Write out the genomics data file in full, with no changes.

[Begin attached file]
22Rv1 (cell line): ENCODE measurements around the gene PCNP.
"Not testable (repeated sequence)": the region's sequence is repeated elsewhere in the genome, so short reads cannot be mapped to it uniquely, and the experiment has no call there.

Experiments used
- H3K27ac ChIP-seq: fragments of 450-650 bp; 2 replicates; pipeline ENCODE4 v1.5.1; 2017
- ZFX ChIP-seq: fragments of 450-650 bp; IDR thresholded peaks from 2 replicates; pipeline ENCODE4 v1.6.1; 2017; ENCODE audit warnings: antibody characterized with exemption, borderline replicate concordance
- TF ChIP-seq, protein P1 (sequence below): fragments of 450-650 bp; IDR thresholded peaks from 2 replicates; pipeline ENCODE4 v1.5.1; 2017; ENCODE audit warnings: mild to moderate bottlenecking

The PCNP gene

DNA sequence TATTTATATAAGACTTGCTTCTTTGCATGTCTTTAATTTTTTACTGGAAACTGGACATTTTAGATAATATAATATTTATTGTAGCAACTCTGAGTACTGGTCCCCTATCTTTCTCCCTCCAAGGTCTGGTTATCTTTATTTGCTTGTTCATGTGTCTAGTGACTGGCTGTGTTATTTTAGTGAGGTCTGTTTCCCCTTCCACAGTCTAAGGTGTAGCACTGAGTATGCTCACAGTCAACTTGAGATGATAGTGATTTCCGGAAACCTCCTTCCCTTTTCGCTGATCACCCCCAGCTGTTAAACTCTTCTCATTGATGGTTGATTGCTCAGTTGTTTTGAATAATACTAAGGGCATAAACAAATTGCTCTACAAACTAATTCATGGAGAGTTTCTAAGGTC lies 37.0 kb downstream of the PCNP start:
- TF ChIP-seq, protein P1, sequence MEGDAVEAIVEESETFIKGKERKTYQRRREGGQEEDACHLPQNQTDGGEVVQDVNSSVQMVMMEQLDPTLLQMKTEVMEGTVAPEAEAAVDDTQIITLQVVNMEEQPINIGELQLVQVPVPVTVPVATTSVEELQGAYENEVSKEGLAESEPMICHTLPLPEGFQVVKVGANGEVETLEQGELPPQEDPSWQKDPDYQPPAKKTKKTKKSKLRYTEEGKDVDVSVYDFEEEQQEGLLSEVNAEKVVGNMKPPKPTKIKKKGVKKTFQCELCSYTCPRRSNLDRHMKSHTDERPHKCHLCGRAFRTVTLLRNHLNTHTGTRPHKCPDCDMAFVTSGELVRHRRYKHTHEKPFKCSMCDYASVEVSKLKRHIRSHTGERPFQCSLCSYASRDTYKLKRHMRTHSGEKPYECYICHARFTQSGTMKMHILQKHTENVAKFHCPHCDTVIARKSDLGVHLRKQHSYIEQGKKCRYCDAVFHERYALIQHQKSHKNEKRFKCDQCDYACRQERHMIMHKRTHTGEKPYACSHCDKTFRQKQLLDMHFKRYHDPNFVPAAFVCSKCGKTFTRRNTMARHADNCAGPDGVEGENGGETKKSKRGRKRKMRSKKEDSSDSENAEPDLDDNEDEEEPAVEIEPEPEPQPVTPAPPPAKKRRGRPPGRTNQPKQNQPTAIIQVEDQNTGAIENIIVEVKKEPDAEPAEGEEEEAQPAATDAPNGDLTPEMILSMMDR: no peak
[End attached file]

22Rv1 (cell line): ENCODE measurements around the gene PCNP.
"Not testable (repeated sequence)": the region's sequence is repeated elsewhere in the genome, so short reads cannot be mapped to it uniquely, and the experiment has no call there.

Experiments used
- H3K27ac ChIP-seq: fragments of 450-650 bp; 2 replicates; pipeline ENCODE4 v1.5.1; 2017
- ZFX ChIP-seq: fragments of 450-650 bp; IDR thresholded peaks from 2 replicates; pipeline ENCODE4 v1.6.1; 2017; ENCODE audit warnings: antibody characterized with exemption, borderline replicate concordance
- TF ChIP-seq, protein P1 (sequence below): fragments of 450-650 bp; IDR thresholded peaks from 2 replicates; pipeline ENCODE4 v1.5.1; 2017; ENCODE audit warnings: mild to moderate bottlenecking

The PCNP gene

DNA sequence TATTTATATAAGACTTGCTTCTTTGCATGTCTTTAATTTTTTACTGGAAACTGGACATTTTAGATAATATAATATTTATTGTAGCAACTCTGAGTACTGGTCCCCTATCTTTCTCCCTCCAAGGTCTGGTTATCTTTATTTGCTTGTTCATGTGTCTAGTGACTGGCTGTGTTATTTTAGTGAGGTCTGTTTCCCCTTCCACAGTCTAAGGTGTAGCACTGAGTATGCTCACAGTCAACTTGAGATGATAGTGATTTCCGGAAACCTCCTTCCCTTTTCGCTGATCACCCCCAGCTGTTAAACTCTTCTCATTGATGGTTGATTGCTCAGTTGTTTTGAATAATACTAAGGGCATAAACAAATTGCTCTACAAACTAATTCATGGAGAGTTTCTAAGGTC lies 37.0 kb downstream of the PCNP start:
- TF ChIP-seq, protein P1, sequence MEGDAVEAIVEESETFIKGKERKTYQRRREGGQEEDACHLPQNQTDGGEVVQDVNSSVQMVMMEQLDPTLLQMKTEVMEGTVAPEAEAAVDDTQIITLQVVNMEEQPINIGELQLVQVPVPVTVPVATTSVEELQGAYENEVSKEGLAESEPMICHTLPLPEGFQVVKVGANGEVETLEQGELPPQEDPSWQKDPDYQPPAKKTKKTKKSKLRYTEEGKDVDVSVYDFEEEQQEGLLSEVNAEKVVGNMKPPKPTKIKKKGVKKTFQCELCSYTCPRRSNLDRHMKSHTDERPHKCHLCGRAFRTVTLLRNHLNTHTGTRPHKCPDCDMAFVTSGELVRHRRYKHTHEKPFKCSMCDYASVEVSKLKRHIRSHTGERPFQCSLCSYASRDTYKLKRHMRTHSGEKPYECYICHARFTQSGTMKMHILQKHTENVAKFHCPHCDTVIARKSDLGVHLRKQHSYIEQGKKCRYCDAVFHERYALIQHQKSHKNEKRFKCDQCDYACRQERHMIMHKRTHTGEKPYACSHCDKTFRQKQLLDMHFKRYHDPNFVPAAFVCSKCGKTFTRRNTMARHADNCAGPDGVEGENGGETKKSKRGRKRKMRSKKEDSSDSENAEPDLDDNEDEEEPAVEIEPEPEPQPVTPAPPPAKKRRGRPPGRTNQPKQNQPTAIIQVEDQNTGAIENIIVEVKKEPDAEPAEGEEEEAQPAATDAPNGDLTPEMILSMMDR: no peak